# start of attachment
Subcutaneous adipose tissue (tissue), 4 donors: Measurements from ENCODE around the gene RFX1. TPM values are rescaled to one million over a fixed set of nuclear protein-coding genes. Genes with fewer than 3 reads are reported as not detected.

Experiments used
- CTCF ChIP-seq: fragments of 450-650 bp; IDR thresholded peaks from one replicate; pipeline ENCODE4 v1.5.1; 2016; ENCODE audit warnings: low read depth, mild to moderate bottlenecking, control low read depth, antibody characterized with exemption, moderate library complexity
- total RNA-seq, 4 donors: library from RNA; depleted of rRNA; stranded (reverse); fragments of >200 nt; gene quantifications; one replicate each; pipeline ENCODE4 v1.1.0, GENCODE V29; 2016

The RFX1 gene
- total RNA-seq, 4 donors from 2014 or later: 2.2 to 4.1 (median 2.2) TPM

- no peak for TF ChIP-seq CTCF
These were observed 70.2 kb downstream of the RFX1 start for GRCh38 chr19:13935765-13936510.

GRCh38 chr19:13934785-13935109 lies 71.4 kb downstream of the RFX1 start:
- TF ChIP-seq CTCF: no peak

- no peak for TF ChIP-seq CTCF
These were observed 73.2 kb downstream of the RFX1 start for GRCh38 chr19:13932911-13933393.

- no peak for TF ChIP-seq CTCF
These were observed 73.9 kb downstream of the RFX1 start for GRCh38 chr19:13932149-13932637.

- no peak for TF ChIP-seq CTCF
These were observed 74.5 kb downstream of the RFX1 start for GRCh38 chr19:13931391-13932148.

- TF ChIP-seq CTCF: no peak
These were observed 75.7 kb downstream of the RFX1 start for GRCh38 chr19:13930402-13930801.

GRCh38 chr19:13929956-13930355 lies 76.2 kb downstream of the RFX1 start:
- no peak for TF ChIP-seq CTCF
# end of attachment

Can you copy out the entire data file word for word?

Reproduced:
Subcutaneous adipose tissue (tissue), 4 donors: Measurements from ENCODE around the gene RFX1. TPM values are rescaled to one million over a fixed set of nuclear protein-coding genes. Genes with fewer than 3 reads are reported as not detected.

Experiments used
- CTCF ChIP-seq: fragments of 450-650 bp; IDR thresholded peaks from one replicate; pipeline ENCODE4 v1.5.1; 2016; ENCODE audit warnings: low read depth, mild to moderate bottlenecking, control low read depth, antibody characterized with exemption, moderate library complexity
- total RNA-seq, 4 donors: library from RNA; depleted of rRNA; stranded (reverse); fragments of >200 nt; gene quantifications; one replicate each; pipeline ENCODE4 v1.1.0, GENCODE V29; 2016

The RFX1 gene
- total RNA-seq, 4 donors from 2014 or later: 2.2 to 4.1 (median 2.2) TPM

- no peak for TF ChIP-seq CTCF
These were observed 70.2 kb downstream of the RFX1 start for GRCh38 chr19:13935765-13936510.

GRCh38 chr19:13934785-13935109 lies 71.4 kb downstream of the RFX1 start:
- TF ChIP-seq CTCF: no peak

- no peak for TF ChIP-seq CTCF
These were observed 73.2 kb downstream of the RFX1 start for GRCh38 chr19:13932911-13933393.

- no peak for TF ChIP-seq CTCF
These were observed 73.9 kb downstream of the RFX1 start for GRCh38 chr19:13932149-13932637.

- no peak for TF ChIP-seq CTCF
These were observed 74.5 kb downstream of the RFX1 start for GRCh38 chr19:13931391-13932148.

- TF ChIP-seq CTCF: no peak
These were observed 75.7 kb downstream of the RFX1 start for GRCh38 chr19:13930402-13930801.

GRCh38 chr19:13929956-13930355 lies 76.2 kb downstream of the RFX1 start:
- no peak for TF ChIP-seq CTCF